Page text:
Sir Kenny Dalglish is set to receive the Lifetime Achievement award at the BBC Sports Personality of the Year 2023 on Tuesday, 19th December.

Expressing his gratitude, Sir Kenny Dalglish stated, “Being honoured with the Lifetime Achievement Award is genuinely humbling. I’ve always emphasized the significance of collective success, and I wouldn’t have reached this point without the teammates I’ve played alongside, the individuals I’ve worked under, and the steadfast supporters who stood by me. This recognition is for them.”

His illustrious career includes scoring 167 goals in 320 appearances and securing nine trophies at Celtic Park before his notable move to Liverpool in 1977 for a then-British record transfer fee of £440,000.

Faced with the daunting task of filling Kevin Keegan’s shoes, Dalglish quickly endeared himself to the fans by scoring just seven minutes into his league debut. His inaugural season culminated in him scoring the decisive goal as Liverpool clinched the European Cup against Club Brugge at Wembley.

A plethora of trophies and numerous goals followed for the revered ‘King Kenny,’ often hailed as Liverpool’s greatest footballer. Notably, he remains the sole player to achieve over 100 league goals in both Scotland and England.

Internationally, Dalglish participated in three World Cups, maintaining his status as Scotland’s record men’s appearance maker with 102 caps and joint record scorer alongside Denis Law with 30 goals.

In 1985, he assumed the role of Liverpool’s player-manager, leading them to a league and cup double in his debut season. Additional accolades, including two more league titles and an FA Cup, further solidified his legendary status at Anfield.

After a brief hiatus, Dalglish returned to manage Blackburn Rovers in the second division, guiding them to a memorable Premier League title in 1995 within just four years.

Subsequent managerial roles at Newcastle and brief stints back at Celtic and Liverpool resulted in a League Cup triumph for both clubs. Notably, Dalglish was at the helm during the tragic Hillsborough disaster in 1989, demonstrating commendable leadership in the aftermath.

Together with his wife, Marina, the Dalglishes have raised over £10 million for various charities, including the Marina Dalglish Appeal dedicated to cancer care.

In 2017, Anfield’s Centenary Stand was renamed the Sir Kenny Dalglish Stand in his honour, and he was knighted in 2018 for his ‘services to football, charity, and the city of Liverpool.’

Director of BBC Sport, Barbara Slater, says: “Kenny has dedicated so much of his life to football, both on the pitch and as a manager. He’s broken records for club and country, and always shown himself as a true leader, especially through the tragedy of Hillsborough in 1989 and the years to follow. Kenny is a true inspiration and a deserved winner of the BBC Sports Personality of the Year Lifetime Achievement award.”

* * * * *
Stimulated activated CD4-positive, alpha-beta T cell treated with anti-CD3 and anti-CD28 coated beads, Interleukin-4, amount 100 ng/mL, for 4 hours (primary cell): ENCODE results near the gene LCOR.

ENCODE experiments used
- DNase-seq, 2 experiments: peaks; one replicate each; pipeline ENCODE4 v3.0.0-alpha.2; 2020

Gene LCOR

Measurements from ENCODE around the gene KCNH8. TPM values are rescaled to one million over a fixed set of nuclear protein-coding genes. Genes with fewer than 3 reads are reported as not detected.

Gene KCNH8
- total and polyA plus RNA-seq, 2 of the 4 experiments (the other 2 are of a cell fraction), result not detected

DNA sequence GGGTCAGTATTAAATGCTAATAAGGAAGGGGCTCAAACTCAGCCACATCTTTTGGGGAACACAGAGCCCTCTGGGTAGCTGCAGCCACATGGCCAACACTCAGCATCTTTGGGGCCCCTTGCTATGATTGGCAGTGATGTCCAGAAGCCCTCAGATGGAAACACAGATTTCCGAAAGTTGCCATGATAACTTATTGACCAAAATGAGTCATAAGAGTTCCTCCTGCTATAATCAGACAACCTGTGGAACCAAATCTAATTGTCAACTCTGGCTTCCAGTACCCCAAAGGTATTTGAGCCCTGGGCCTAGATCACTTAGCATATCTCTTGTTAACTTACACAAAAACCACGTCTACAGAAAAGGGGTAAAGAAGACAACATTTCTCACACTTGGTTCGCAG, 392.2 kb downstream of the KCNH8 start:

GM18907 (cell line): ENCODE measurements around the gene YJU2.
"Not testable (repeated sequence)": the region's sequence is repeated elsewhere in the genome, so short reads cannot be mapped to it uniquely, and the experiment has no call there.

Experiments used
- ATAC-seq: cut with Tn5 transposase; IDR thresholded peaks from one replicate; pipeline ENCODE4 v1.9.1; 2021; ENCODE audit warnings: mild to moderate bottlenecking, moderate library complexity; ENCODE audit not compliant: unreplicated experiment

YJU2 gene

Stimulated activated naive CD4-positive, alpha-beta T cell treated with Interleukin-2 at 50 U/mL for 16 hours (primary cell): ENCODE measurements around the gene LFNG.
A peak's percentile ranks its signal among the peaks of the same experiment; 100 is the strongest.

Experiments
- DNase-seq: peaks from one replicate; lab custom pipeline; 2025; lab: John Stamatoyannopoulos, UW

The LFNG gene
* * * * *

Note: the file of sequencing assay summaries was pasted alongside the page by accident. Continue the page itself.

Previous winners of the BBC Sports Personality of the Year Lifetime Achievement award include Billie Jean King, Pele, Sir Bobby Charlton, Dame Tanni Grey-Thompson, David Beckham, Dame Jessica Ennis-Hill, Sir Chris Hoy, Simone Biles and last year’s winner, Usain Bolt.

BBC Sports Personality of the Year takes place on Tuesday 19 December at 7pm live on BBC One and iPlayer from Media City UK in Salford.

For voting criteria on all awards please visit : BBC Sports Personality

In an interview with BBC Sport about winning the award, Kenny said: “My accolades would be the players I played with, the supporters that stood by me and the supporters that gave me the support and the confidence to go and play.”

On the support from fans, Kenny said: “For every club side and national team I’ve been involved with, I’ve always said how important it is to have the support of the fans. And the fans who support you, they’re a vital, a vital part of any success. With all the teams, I experienced that, and I can tell you it is true, they do help us. When we are struggling, they’re still there and they’re willing you on, trying to get a result, a positive result.”

Reflecting on becoming a manager, he said: “To go from the dressing room to the manager’s office, I wasn’t always the most comfortable, but I had fantastic support from senior people at Liverpool. The most comfortable place for me as a player was in the dressing room. I missed the dressing room, but you’ve got to move on in your life and that is what destiny was telling me, move on.”

Speaking about Glasgow and Liverpool, Kenny said: “Glasgow and Liverpool are very similar. Obviously, they have shipyards with two teams in the city. But for me, the people were fantastic as well. They’ve got a real sense of humour and they take time to talk to you. As long as you’re respectful to them, they’re going to take to you and all they want on the football pitch is for you to do your best. Just try your best and if it doesn’t work then at least you’ve tried…and for me both at Celtic and Liverpool the fans were tremendously supportive of us.”

About Kenny and his family’s relationship with Liverpool, he said: “The football club means everything to ourselves as a family. For Marina and I, we brought the family here to start off a playing career and the way they adapted to life in Liverpool was unbelievable. They loved going to football when they were younger. They love the environment in Liverpool and going back there. It’s just really comfortable in and around Liverpool, a couple of them were born here. So, this is their home and they’ve loved it. Marina was there, she has spent most of her time with the kids and without her there spending time with the kids you’re not going to be successful as a player or as a manager. They say behind every successful man there’s a woman, but I say get her right beside you, not behind you.”